Charles R. Goulding and Adam Friedman consider how 3D printing has helped build up Skydio drones.
Since the beginning of 2021 and the Biden Presidency, efforts to ground and stop using drones produced by China’s largest drone manufacturer, Shenzhen-based DJI, have accelerated. The United States military has banned and stopped flying drones manufactured by DJI after intelligence and analysis determined that DJI and Chinese-made drones could spy inside American jurisdictions for reconnaissance.
Wall Street and Venture Capital firms have followed this military ban and in turn have spearheaded efforts to fund United States drone manufacturers. On February 28, 2021, it became official that California-based Skydio would receive a US$170 million Series D funding brokered by Andreesen Horowitz and post-funding new equity of US$1 billion.
This news comes on the heels of the Department of Defense granting permission to five U.S. drone manufacturers to sell drones to federal agencies. The United States has allowed drone manufacturers to perform user testing in American skies as well as in other countries given a country’s clearance. This is favorable for the U.S. military because drone software allows for familiarity with U.S. terrain as well as simulated environments that the military might use for simulation training and development.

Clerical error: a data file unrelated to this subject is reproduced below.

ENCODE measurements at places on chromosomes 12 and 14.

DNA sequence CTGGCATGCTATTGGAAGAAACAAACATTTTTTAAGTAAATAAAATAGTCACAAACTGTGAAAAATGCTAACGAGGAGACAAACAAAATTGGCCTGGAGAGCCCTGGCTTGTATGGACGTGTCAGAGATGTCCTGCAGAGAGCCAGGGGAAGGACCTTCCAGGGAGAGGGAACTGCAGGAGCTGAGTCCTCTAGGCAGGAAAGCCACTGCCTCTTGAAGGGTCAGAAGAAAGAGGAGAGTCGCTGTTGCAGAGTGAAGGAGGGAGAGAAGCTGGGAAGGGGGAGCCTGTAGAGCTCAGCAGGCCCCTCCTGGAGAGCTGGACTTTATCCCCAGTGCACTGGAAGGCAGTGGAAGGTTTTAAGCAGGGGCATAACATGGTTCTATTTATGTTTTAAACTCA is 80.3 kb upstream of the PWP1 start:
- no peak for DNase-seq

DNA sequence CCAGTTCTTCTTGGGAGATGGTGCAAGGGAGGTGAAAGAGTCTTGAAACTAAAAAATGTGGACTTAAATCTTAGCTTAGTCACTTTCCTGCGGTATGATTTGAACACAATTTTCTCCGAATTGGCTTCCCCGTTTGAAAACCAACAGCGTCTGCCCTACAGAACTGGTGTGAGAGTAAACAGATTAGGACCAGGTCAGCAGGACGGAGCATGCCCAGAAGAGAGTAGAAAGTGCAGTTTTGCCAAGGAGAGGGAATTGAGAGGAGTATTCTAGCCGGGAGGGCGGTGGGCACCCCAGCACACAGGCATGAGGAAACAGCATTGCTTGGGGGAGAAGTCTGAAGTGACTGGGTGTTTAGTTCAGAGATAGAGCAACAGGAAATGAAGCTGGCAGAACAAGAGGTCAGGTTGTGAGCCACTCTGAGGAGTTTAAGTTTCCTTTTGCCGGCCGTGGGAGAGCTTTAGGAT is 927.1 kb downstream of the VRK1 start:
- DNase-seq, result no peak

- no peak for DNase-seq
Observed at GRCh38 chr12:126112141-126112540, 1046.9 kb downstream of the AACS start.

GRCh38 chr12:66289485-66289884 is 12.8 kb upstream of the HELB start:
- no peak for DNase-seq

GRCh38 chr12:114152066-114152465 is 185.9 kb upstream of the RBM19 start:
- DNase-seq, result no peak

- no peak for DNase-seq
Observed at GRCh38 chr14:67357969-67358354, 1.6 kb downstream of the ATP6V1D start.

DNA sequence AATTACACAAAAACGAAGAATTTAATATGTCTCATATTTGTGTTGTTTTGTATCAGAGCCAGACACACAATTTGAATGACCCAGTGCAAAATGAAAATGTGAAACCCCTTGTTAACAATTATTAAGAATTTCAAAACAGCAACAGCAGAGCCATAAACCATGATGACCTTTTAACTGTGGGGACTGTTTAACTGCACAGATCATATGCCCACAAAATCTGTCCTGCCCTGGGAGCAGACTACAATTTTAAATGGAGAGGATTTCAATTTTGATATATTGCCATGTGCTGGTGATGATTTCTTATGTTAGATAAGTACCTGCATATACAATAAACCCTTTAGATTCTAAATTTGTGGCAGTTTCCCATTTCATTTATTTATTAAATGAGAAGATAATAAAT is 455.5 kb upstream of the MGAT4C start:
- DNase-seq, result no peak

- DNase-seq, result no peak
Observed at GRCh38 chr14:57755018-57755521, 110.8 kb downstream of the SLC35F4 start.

Skydio is the biggest recipient of U.S. policy as they have developed a unique niche with its detection software. The software allows Skydio drones to avoid crashing into landscape or barriers while traversing parks, mountain ranges, industrial areas, and hundreds, if not thousands, of other environments.
The billion-dollar valuation for Skydio is a large signal to increase investment in software technology. Skydio is a bellwether for its obstacle avoidance software and its large repository of Skydio drone navigation code. Skydio is a pioneer for the United States software market, as its manufacturers have technicians and programmers alike working in factory-designed workshops to produce and optimize the Skydio drones. If more companies like Skydio receive such funding from the financial markets, there will be more placement of navigation software developers in industrial settings. This trend should also play a role in accelerating driverless car technology for automobile manufacturers.